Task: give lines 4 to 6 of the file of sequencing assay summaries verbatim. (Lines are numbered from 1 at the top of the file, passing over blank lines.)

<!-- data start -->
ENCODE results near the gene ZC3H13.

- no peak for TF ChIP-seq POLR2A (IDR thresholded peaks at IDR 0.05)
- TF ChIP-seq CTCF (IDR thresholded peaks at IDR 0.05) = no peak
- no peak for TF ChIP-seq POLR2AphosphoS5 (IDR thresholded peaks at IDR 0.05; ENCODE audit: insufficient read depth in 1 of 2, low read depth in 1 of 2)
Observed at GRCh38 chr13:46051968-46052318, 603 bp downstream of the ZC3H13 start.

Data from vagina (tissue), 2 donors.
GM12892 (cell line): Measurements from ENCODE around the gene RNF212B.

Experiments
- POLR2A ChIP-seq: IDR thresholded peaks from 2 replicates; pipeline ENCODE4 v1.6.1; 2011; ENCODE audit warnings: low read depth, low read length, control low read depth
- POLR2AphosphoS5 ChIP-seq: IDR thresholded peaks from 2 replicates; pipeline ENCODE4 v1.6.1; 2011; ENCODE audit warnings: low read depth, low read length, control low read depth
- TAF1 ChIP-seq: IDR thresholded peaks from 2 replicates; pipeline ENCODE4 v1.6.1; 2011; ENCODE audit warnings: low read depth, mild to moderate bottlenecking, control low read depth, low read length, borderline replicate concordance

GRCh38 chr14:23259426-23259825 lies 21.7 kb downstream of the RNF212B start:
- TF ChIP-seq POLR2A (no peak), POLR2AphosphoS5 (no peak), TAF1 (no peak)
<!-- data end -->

- no peak for TF ChIP-seq POLR2AphosphoS5 (IDR thresholded peaks at IDR 0.05; ENCODE audit: insufficient read depth in 1 of 2, low read depth in 1 of 2)
Observed at GRCh38 chr13:46051968-46052318, 603 bp downstream of the ZC3H13 start.

Data from vagina (tissue), 2 donors.